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$12,000 fur coat reported stolen from Grand Forks party bus, $1,000 reward offered

After spending the night traveling around Grand Forks in a party bus, Lisa Johnson and her friends ate an early morning breakfast at the Big Sioux truck stop.

When they got back on the bus an hour and a half later, Johnson's coat was gone.

It wasn't just any old coat. It was a full-length, fox and coyote fur coat that cost $12,000. Johnson's fiance, a farmer from Minto, N.D., had given it to her two days before as an engagement present.

"There's a huge meaning behind the coat," said Johnson, 29. "I'm just sick over it."

She suspects a young person, possibly one of several college students who were at the truck stop, took the coat that was draped over a seat near the front of the bus.

The bus was not locked, and Johnson figures the thief forced the door, which usually requires a tool to open. She said the bus driver was in the truck stop with her group. She said purses, iPods and other jackets were left on the bus, but the only thing taken was her coat.

The theft reportedly occurred sometime between 2 and 3:30 a.m. Sunday. Grand Forks police Lt. Rahn Farder said no surveillance cameras captured the crime outside the truck stop at 4401 32nd Ave. S.

He encouraged anyone with information about the theft to call police at (701) 787-8000. Those who want to remain anonymous can call the Crime Stoppers group at (701) 746-1000.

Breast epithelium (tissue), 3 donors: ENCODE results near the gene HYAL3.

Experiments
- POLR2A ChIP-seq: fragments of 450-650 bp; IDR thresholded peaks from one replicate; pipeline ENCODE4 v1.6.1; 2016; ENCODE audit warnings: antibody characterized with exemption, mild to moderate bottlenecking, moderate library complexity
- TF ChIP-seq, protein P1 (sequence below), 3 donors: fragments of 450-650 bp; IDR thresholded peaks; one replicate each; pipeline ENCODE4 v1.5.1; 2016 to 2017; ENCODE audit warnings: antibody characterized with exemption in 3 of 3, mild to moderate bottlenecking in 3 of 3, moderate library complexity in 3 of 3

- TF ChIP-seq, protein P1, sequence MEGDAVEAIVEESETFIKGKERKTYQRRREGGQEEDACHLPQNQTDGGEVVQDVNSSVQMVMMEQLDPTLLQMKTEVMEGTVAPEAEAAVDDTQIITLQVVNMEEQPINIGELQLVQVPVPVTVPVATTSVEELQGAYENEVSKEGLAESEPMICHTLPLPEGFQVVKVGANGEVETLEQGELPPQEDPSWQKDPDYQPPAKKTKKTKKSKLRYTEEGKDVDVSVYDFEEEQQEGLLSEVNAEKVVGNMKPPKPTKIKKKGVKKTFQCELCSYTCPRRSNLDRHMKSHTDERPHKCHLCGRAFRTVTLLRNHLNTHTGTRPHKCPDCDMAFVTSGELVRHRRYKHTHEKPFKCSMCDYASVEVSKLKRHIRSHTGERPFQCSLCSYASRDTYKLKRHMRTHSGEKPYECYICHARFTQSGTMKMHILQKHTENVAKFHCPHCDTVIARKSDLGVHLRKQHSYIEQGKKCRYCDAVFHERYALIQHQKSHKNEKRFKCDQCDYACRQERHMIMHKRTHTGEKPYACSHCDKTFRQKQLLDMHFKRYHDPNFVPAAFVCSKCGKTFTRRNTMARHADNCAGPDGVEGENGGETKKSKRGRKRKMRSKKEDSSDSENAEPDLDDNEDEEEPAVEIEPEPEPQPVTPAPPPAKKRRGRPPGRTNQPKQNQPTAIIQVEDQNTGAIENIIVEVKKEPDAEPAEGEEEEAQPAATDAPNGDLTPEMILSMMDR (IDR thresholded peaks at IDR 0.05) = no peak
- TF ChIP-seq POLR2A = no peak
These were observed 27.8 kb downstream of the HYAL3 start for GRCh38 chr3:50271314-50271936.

Johnson said she's alerted pawn shops in the area and has been checking websites to see if the coat is up for sale. She's been running an ad in the Herald's city briefs section, offering a $1,000 reward to whoever returns the coat.

The coat, which is white and tan, has a gold-colored, silk lining that's embroidered with Johnson's name in brown, cursive writing. "This coat is one of a kind, if you see someone with one please ask to see the inside," the Herald ad says.

Because full-length fur coats aren't common attire in the Grand Forks area, Johnson expects that anyone who wears her coat will stand out.

She said she got attention wearing it to the UND men's hockey game Saturday night. "I had a ton of people complimenting me on it," she said.

Losing the coat left her in tears. And while she knows it's a "material possession," she said, it's one with a great deal of sentimental value.

"That's something that you hand down to your daughter," she said.